I was walking into work the other morning. Stopped at a red light, I glanced at my phone, where I read, “Anthony Bourdain dead of apparent suicide.” I screamed out loud, “NOOOO!” This isn’t a person I know or have ever met. But he hung out in my living room and took me to places I’ll probably never travel too. I was devastated. Shocked. And, just so sad.
Earlier in the week, I was in the office when I read the news, “Kate Spade found dead in apparent suicide.” I had a similar reaction, grabbing my coworker Carolyn and wanting her to read the headline too…as if to prove to me it wasn’t really true. But it was. I came home and visited my beloved Kate Spade handbag. The next morning, I gave myself an extra spritz of my Kate Spade perfume, aptly named, “Walk on Air.” Again, this was not a person I’ve ever met or knew, or loved—but she “knew” me and was part of my life.
So, I got to thinking. Here are two successful, amazing, talented, passionate people who seemed to “have it all.” And now, they are gone. Because of the demons in their head; the sadness, the fears, the worries, the isolation, the pain. Despite the life they curated for themselves, the pain couldn’t be stopped.
Talking about mental health shouldn’t be like climbing a mountain–dangerous, perilous, adventurous, awe inspiring. But, it kind of is.
We have to stop stigmatizing talking about our mental health. We have to stop thinking of people with mental health issues as less worthy of life and love. We have to stop living in the shadows hoping to pass as “happy enough.”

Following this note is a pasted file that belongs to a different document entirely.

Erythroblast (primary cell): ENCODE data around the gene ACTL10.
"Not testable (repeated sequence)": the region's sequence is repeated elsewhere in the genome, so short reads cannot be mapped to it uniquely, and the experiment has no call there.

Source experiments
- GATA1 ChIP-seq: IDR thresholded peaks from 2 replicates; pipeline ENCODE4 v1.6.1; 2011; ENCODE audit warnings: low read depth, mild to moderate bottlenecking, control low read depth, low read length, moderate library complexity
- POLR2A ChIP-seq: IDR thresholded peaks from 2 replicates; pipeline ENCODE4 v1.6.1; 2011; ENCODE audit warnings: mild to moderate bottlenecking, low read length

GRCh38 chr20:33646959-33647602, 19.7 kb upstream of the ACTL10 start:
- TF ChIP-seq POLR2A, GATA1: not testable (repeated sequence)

And, before any of you get worried, I’m ok.
I am OK and I have mental health issues. (I said it!!! I climbed the mountain!)
I have struggled with depression and anxiety for most of my adult life. I work my ass off to feel ok. What has worked for me? Medication, puppies, knitting (it’s my meditation), travel/time away, and yes, some therapy.
But, even with all of that, the nights of staring at the ceiling with my thoughts racing are endless. The worry about my future and being alone consumes me. The dark places are numerous and scary. On the surface, on my Instagram page or my Facebook feed, things look pretty good. Great job, loving family, wonderful dogs, amazing friends. All of that is awesome and I’m blessed. But, I’m still sad. I’m still worried. I’m still lonely. I’m still anxious.
But many people with mental health challenges are NOT ok. You probably don’t even know they are struggling.
Be their sherpa. Help them make that climb.
It’s ok to ask someone about their mood.
It’s ok to worry.
It’s ok to talk about it.
It’s ok to own it.
It’s ok to ask for help.
You (we) aren’t weak. You (we) aren’t crazy.
You (we) are worthy and you (we) are loved.